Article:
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    Bright Futures | All posts tagged 'fellowships'

    The Marie Curie Actions: Tips to Apply for a Postdoctoral Fellowship

    6. June 2013

    Rocío Borrego-Varillas 

    Are you about to finish your Ph.D. and thinking of doing a postdoc? If so, the Marie Curie Actions Research Fellowship Program (MC) could be a great opportunity for you. A European Union (EU) initiative to promote research and innovation, the MC is one of the most renowned postdoctoral fellowship programs. As Yanina Shevchenko pointed out in a recent Bright Futures post, “having your own funding not only looks good on your resume; it also provides you with some flexibility in choosing a research group.” These fellowships are a good way to achieve this goal.

    Individual MC grants are available to experienced researchers, regardless of their nationality, through three programs: Intra-European Fellowships for Europeans who wish to carry out projects in the EU, International Outgoing Fellowships for Europeans willing to pursue their projects outside the EU and International Incoming Fellowships for non-Europeans who wish to receive research training in the EU.

    Apart from the generous funding (they are probably the best paid postdoctoral fellowships in Europe), these fellowships provide young scientists the opportunity to join an excellent research group and gain experience abroad. This allows you not only to expand your technical knowledge, but also to learn practical skills that will be useful for your career. Additionally, fellows are provided with a monthly stipend to cover expenses derived from research training.

    However, the MC is very competitive—the acceptance rate is around 16 percent. To give you an idea, the last Intra-European Fellowship call received more than 3,700 proposals, of which almost 3,000 had a score above 70/100. Only those with scores above 89/100 received funding. Writing a good proposal is crucial and can be the deciding factor in getting your application funded. Below are some tips to help you apply successfully:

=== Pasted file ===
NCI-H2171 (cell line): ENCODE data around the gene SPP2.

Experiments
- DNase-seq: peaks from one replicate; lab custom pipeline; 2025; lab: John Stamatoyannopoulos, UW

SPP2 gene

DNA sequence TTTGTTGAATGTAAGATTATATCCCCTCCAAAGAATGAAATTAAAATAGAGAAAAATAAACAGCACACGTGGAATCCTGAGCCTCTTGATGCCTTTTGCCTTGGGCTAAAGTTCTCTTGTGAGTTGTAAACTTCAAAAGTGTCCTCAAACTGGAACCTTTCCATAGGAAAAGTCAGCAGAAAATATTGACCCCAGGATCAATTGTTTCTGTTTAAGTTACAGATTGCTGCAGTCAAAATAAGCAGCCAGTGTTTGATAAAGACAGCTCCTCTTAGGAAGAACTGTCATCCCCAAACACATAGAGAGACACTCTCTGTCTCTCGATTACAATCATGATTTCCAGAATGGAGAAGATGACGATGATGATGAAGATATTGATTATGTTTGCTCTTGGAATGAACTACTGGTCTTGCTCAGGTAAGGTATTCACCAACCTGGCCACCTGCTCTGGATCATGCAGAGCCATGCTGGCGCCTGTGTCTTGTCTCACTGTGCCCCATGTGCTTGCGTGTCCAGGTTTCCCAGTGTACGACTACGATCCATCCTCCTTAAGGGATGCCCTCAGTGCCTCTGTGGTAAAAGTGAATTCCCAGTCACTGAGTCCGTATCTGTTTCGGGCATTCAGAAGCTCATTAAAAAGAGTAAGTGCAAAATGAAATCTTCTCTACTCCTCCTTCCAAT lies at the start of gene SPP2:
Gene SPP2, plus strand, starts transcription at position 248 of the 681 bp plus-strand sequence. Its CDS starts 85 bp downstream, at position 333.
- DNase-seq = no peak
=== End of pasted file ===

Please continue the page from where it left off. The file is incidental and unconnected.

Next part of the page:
• Attend a workshop. Many universities organize colloquia and workshops about the program, so stay tuned for these events at your institution.

    • Prepare in advance. Take into account that writing the proposal requires a lot of time (it took me three weeks!), so plan well in advance.

    • Be sure your application is complete. The referees check carefully to see if all the parts of the application have been covered, so be sure you have addressed every point. It may be useful to structure your proposal with subheadings and sections, closely following the “Guide for applicants”.

    Be aware of the aims of the framework programme. “In each framework programme (currently FP 7), there are particular points that are supported with increased emphasis,” says Dr. Zsuzsanna Major, a former MC fellow at the Max Planck Institute of Quantum Optics. “It is very useful for the proposal to be aware of these particular aims while writing it."

    • Avoid vague statements and provide specific examples. Don’t use generic phrases that could be applied to any field in any context. For example, instead of writing “this project will help to develop professional skills,” state that “the fellow will supervise two Masters students and help the group leader to write grant proposals. This will allow him/her to cultivate professional skills such as leadership and fundraising.” You can also include any relevant training courses that you plan to take at the host institution or professional societies you belong to (see the OSA Young Professionals Program).

    • Be realistic. The project must be ambitious but feasible to complete in 1-2 years. Give a detailed plan of tasks and objectives including a Gantt chart. Provide a backup plan in case some parts of the project fail.

    • Ask for advice. Your own university or the host institution should be able to help you with legal issues or other questions about the application.

    • Get feedback from your peers. In addition to reviewing your proposal several times with your future supervisor, I also recommend getting feedback from colleagues whom you trust. I sent my proposal and the evaluation criteria to two of my peers and asked them to act as referees. Their revisions were tremendously helpful.

    If you would like to apply for a MC fellowship, the call for 2013 is now open with a deadline of 14 August. Good luck!